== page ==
Taiwan won’t go into lockdown like Shanghai despite Covid surge, premier says

Taiwan will not go into a Shanghai-like lockdown to control a rise in Covid-19 cases as the vast majority of those infected have no symptoms or show only minor symptoms, the premier, Su Tseng-chang, has said.

Taiwan has been dealing with a spike in local cases since the start of the year, but the numbers overall remain small – 18,436 since 1 January for a population of some 23 million – and just four people have died.

Backed by a high vaccination rate, the government has been promoting the “new Taiwan model”, learning to gradually live with the virus and avoiding shutting down the economy, unlike in Shanghai, which is in its third week of a lockdown to control the pandemic.

On Saturday, local authorities in Shanghai reported that 12 people infected with Covid died in the city on Friday, up from 11 the previous day. China’s financial hub recorded 20,634 new local asymptomatic coronavirus cases on the day, compared with 15,698 a day earlier. Total new symptomatic cases reached 2,736, up from 1,931 on Thursday.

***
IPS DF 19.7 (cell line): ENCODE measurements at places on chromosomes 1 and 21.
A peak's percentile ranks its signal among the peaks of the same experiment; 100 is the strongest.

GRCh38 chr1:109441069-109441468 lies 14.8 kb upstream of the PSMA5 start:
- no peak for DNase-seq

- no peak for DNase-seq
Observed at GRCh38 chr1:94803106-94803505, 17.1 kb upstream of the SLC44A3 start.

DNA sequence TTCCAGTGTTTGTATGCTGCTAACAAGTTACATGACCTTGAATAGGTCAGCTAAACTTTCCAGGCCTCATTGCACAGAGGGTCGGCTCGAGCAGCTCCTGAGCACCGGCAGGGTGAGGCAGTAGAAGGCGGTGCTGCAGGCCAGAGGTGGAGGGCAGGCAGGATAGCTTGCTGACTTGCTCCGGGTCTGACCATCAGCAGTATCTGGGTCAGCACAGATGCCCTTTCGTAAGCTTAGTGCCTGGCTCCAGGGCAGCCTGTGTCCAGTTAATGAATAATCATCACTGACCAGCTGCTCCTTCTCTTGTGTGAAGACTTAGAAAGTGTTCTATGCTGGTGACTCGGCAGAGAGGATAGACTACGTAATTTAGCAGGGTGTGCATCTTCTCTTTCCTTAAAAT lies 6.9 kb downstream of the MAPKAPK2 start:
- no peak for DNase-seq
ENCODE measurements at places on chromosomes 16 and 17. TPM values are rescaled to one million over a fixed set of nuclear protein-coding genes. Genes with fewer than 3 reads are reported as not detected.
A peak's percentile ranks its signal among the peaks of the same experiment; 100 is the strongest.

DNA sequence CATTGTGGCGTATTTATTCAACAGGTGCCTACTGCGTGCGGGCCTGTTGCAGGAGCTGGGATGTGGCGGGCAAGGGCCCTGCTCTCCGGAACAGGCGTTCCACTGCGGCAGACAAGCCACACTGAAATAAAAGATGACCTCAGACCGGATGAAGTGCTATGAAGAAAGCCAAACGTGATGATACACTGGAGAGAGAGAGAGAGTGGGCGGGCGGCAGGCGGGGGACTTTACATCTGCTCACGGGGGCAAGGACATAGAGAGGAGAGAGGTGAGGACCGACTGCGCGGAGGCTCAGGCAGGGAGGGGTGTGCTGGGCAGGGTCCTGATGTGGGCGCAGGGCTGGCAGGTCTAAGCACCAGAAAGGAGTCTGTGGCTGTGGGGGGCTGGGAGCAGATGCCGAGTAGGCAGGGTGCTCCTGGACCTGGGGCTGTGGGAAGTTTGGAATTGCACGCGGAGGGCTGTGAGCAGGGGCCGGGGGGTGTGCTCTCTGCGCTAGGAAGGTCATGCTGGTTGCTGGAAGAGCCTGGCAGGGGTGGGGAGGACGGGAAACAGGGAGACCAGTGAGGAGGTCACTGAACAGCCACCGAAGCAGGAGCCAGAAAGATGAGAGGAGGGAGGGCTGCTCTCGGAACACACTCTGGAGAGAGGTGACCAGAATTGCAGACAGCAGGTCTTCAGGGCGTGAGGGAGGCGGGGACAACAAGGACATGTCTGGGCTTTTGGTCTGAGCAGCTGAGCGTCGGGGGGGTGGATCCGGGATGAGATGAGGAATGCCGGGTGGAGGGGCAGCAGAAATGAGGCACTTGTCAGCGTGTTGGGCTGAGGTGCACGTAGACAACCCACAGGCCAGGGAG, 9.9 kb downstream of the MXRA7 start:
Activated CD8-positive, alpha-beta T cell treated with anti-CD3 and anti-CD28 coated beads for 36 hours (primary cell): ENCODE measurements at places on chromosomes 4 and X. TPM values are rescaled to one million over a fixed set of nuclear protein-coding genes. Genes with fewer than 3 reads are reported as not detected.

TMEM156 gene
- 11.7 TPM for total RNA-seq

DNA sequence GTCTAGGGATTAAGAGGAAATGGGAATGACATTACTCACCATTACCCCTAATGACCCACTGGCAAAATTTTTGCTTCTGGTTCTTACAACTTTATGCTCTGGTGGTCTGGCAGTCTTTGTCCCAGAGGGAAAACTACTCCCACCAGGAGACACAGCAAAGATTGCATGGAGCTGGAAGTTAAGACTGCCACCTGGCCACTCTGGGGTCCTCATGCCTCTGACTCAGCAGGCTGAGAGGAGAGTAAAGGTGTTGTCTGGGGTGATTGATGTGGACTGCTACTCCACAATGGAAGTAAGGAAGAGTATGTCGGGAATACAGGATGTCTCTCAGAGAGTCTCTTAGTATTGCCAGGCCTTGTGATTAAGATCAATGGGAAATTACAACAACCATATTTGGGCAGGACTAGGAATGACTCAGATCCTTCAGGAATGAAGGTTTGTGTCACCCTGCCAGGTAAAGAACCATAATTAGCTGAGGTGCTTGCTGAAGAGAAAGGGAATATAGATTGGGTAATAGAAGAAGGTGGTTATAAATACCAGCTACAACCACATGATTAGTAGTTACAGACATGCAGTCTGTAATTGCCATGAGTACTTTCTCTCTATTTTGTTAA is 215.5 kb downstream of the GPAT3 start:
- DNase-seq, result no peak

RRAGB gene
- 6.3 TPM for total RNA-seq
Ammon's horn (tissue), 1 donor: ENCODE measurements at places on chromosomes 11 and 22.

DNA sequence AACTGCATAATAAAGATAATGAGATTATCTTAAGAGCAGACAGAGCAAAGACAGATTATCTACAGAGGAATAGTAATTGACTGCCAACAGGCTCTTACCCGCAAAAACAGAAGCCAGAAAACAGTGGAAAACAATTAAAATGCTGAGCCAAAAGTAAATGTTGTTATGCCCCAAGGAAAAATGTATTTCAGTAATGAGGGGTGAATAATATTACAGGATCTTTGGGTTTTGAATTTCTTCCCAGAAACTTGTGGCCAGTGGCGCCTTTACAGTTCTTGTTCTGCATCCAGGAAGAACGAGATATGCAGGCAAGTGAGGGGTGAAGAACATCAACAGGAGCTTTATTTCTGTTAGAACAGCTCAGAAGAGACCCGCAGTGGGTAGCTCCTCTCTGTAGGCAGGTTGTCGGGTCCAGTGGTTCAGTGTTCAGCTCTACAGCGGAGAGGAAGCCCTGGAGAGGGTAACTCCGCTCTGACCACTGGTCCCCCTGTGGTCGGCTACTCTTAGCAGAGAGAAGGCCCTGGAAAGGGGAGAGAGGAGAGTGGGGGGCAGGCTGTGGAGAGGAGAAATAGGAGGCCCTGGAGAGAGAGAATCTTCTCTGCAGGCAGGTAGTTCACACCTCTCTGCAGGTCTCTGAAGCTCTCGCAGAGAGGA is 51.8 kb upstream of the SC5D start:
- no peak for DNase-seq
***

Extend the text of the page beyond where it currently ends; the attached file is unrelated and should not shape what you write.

Mainland China reported 24,411 new Covid cases on Friday, the country’s national health authority said on Saturday. The total number of cases was up from 18,598 a day earlier.

In Taiwan, Su said the government was confident in the steps being taken and it was “fortunate” more than 99% of cases were either asymptomatic or had mild illness.

“We will gradually deal with it and won’t be like Shanghai and go into lockdown, but we also won’t immediately stop wearing face masks and not take anti-pandemic measures,” he added.

The government expects daily cases to reach 10,000 by the end of the month and has warned the peak is likely several weeks off.

Su said more vaccines and rapid tests were on their way to help cope with the uptick in infections to “prepare for the next steps in reopening” and reduce the amount of time those with Covid or their contacts have to spend in quarantine.

The government has already cut the quarantine for all arrivals in Taiwan from two weeks to 10 days and is considering further gradual reductions as it looks to reopen its borders.

About 80% of Taiwan’s population is now double-vaccinated and almost 60% has had a first booster dose, while mask-wearing mandates remain in place.

Taiwan has reported 47,100 infections since the pandemic began more than two years ago and 856 deaths.

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